Coronavirus reveals Amazon, Whole Foods delivery problems

Amazon Prime subscribers are having difficulty finding Whole Foods delivery windows

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Amazon’s moves to reduce strain on its grocery businesses by putting new online shoppers on waitlists and switching more Whole Foods resources to filling orders, is unmasking limitations at the company that was expected to upend the supermarket industry.

The coronavirus pandemic should be Amazon’s moment to shine. Some 90% of U.S. shoppers are under stay-at-home orders and Inc offers grocery delivery through its 487 U.S. Whole Foods stores.


Instead, Whole Foods has been overwhelmed. Amazon Prime subscribers, who pay $119 a year for free delivery, are having difficulty finding Whole Foods delivery windows, according to interviews with a dozen customers and numerous posts on social media. And when their orders do arrive, many desired products are unavailable, they say.

“I’m really surprised that they weren’t able to scale for this. I was expecting them to perform better. It seems like more than anything Amazon is a supply-chain company,” said Ellen Sullivan, 37, a Chicago-based office manager.


Sullivan was a regular Amazon food delivery user before COVID-19 spread widely in the United States. Her last successful order was March 12, and even then, 10 of the 27 items were sold out and had to be replaced.

“Now I’m sitting on 6 pounds of frozen corn,” Sullivan said.

Amazon told Reuters the setbacks are due to the spike in demand and social distancing constraints in its facilities and stores.


Amazon has said it would hire an additional 75,000 people for jobs ranging from warehouse staff to delivery drivers and switched a California Amazon grocery store and a Manhattan Whole Foods to online-only as demand for orders surges.

Whole Foods said its distribution network is strong and that it is working with suppliers to overcome increased demand and supply chain constraints without compromising quality standards that “further limit the number of products we can source”.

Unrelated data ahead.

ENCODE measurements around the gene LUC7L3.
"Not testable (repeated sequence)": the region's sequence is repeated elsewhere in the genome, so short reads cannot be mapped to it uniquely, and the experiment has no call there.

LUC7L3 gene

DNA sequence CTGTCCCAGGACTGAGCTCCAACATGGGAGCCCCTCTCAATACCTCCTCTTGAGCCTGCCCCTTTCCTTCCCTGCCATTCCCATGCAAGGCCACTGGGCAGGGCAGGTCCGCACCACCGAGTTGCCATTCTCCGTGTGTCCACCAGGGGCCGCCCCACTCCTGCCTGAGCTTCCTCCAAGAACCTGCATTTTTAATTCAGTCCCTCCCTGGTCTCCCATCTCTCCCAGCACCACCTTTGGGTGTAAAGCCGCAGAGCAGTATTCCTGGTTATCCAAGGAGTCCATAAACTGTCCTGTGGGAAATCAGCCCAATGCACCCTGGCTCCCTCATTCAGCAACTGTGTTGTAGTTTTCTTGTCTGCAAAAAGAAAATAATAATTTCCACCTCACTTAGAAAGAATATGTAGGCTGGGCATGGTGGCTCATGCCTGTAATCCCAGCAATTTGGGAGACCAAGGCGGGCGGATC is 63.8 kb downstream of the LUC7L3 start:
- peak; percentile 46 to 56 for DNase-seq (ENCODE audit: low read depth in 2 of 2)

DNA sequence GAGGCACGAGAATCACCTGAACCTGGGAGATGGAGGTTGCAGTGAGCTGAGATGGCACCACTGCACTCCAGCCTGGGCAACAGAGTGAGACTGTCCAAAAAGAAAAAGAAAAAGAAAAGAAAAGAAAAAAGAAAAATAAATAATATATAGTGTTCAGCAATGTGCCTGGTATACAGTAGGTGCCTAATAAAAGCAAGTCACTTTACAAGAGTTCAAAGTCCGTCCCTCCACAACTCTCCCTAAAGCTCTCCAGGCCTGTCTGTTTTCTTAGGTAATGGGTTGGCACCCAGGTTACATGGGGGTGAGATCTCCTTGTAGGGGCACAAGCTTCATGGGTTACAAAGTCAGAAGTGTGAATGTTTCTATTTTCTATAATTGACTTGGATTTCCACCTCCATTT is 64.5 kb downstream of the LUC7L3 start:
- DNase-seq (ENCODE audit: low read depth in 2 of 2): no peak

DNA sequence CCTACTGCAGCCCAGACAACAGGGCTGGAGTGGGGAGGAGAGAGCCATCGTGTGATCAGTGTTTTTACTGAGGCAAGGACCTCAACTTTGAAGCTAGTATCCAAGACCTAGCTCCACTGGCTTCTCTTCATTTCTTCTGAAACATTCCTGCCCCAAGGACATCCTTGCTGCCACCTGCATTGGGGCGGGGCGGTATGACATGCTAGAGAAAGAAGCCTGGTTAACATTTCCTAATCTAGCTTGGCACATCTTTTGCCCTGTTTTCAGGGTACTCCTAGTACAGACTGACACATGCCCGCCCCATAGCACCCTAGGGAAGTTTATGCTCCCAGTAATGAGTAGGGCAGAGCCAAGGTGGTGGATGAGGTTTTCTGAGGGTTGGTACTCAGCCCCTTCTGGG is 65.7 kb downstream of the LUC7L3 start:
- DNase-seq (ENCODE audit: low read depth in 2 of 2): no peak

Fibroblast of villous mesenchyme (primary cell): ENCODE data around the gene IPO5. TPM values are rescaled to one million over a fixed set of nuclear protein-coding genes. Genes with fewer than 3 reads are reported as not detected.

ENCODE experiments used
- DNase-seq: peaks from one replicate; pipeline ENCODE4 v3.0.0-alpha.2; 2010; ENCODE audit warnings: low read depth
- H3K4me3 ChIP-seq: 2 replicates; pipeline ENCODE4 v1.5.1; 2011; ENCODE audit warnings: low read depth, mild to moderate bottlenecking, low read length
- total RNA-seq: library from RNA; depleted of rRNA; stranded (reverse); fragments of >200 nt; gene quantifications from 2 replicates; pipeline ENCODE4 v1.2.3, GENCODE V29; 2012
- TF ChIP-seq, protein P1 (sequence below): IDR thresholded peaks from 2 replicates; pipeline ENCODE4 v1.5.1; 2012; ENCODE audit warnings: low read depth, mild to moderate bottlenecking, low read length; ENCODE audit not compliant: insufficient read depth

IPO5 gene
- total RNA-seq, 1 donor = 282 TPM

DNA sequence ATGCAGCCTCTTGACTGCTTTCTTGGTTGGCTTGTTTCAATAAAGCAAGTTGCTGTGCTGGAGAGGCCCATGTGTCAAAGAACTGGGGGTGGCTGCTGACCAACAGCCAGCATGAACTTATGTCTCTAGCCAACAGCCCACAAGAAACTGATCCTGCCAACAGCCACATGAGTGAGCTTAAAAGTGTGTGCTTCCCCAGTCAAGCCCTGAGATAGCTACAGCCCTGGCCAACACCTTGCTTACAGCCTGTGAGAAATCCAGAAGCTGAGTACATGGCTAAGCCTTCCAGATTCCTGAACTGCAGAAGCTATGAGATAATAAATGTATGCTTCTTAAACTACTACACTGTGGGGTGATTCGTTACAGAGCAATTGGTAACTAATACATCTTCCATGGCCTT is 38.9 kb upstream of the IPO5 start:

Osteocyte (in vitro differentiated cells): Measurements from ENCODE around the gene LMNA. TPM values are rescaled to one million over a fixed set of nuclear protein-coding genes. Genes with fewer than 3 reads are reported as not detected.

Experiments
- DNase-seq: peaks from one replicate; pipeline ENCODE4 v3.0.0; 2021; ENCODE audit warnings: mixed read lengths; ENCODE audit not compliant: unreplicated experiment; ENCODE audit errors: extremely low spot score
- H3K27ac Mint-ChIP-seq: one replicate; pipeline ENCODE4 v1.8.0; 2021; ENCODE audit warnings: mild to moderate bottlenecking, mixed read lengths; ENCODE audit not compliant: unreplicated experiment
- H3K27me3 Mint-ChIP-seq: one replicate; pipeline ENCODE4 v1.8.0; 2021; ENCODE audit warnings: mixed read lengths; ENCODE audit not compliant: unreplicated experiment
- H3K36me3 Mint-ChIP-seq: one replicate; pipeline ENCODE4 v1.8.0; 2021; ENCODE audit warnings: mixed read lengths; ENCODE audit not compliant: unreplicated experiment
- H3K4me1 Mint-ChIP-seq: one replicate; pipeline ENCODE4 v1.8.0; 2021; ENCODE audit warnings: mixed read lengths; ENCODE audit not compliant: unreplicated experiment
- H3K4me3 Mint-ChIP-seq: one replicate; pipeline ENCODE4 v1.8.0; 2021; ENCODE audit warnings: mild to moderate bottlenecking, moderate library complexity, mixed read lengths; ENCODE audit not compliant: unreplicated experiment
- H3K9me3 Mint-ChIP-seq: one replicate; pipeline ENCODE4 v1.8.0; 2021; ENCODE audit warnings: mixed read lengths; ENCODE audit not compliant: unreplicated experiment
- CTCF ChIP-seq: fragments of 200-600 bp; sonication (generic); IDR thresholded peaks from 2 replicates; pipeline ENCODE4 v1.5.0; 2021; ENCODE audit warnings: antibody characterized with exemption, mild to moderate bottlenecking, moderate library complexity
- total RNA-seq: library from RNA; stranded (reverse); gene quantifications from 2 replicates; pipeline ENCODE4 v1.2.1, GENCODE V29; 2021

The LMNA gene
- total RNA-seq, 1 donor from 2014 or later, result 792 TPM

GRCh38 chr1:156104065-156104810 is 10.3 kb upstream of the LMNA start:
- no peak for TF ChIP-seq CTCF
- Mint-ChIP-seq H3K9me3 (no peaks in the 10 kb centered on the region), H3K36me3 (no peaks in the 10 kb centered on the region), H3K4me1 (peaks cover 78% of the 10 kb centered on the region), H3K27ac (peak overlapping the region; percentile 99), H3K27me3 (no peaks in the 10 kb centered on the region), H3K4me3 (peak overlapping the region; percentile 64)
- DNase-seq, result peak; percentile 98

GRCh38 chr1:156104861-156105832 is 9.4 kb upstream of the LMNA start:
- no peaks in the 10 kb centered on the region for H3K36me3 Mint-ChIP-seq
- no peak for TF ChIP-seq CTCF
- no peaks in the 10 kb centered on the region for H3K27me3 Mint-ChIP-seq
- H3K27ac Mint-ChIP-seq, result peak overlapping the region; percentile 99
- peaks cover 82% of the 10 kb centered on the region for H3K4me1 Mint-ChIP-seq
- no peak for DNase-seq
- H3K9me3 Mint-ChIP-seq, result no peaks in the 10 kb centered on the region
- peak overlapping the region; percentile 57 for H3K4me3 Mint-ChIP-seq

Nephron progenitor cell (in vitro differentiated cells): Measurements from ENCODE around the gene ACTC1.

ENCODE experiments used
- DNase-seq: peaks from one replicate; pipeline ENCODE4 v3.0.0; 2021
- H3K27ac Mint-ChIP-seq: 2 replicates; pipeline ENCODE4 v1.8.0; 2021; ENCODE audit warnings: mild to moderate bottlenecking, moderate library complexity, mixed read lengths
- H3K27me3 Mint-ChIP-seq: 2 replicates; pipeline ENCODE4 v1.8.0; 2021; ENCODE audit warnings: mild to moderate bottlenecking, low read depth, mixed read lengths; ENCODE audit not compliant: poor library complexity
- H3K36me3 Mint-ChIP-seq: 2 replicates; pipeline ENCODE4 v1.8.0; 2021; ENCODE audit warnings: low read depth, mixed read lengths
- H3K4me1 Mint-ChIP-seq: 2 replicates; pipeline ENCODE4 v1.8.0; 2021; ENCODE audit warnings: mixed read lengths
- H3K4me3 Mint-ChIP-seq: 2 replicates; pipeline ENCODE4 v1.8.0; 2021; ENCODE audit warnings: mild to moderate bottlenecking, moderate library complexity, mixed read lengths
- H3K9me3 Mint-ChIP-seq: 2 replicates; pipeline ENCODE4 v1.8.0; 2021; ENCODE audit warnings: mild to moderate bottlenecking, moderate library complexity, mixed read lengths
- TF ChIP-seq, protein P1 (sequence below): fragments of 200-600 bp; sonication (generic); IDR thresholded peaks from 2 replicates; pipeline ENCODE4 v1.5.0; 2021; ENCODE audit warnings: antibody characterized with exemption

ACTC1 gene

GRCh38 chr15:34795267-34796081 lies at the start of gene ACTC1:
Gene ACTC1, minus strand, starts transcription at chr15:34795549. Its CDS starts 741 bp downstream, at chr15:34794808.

The world’s biggest online retailer sent a shock through the stodgy U.S. supermarket business in 2017, when it bought Whole Foods for $13.7 billion. Some experts predicted that Amazon would hasten the move to online grocery shopping and doom traditional operators like Walmart Inc (WMT.N) and Kroger Co (KR.N).

But now Amazon is buckling under unprecedented COVID-19 supply-and-demand disruptions that sent the entire grocery industry scrambling to adapt. After expanding and speeding up Whole Foods delivery, the company is retrenching.

On Sunday Amazon told Reuters it would put new grocery delivery customers on a wait list and curtail shopping hours at some Whole Foods stores to focus on orders from existing online customers.

The company - which also delivers food from its own warehouses through Amazon Fresh - last month suspended its Prime Pantry delivery service for non-perishable groceries.

“They were separating themselves from the pack and that’s not happening anymore. This doesn’t happen to Amazon ... they don’t screw up like this,” said Bill Bishop, co-founder of supermarket consultancy Brick Meets Click. Amazon inherited - and failed to address - many of the problems that are now plaguing its grocery business, a half dozen experts told Reuters.

In particular, they said the e-commerce giant with $55 billion on its balance sheet did not fortify Whole Foods’ foundation, which relies on outdated technology, outside suppliers and real estate unsuited for the unprecedented surge in demand.

As a result, the chain’s systems “creak very badly under the strain,” Bishop said.

Walmart and Kroger are also fighting to keep in-demand products like flour, toilet paper and cleaning supplies on shelves, but their regular technology investments and tight control over supply chains have been a competitive advantage over Amazon and Whole Foods, experts said.


Those companies - the top two U.S. grocery sellers - operate fleets of trucks and own dozens of large warehouses, while Amazon is more apt to outsource.

Whole Foods depends on United Natural Foods (UNFI), a debt-laden grocery distributor, to supply dry grocery items like canned goods and toilet paper.

UNFI told Reuters it has “greatly increased” routes and hired over 1,000 employees to support clients.


Whole Foods has 10 small regional warehouses for perishables like fruit, vegetables and meats. UNFI has a network of 59 distribution centers, which average about 500,000 square feet.

Walmart and Kroger, which have significantly more stores, have bigger distribution centers designed to swiftly move pallets of goods.

While a Walmart distribution center can deliver two full truckloads of goods to a store from a single driver, Whole Foods has difficulty digesting even one truckload, Strategic Resource Group managing director Burt Flickinger said.

Whole Foods’ “center store was never the big money generator for them,” supermarket analyst David Livingston said, referring to the area where dry groceries are sold.

Indeed, many stores have wine bars, hot food stations and cafes that made them popular gathering places but are of little use right now.

“They’re (Whole Foods) a restaurant alternative. It’s really tough,” Livingston said.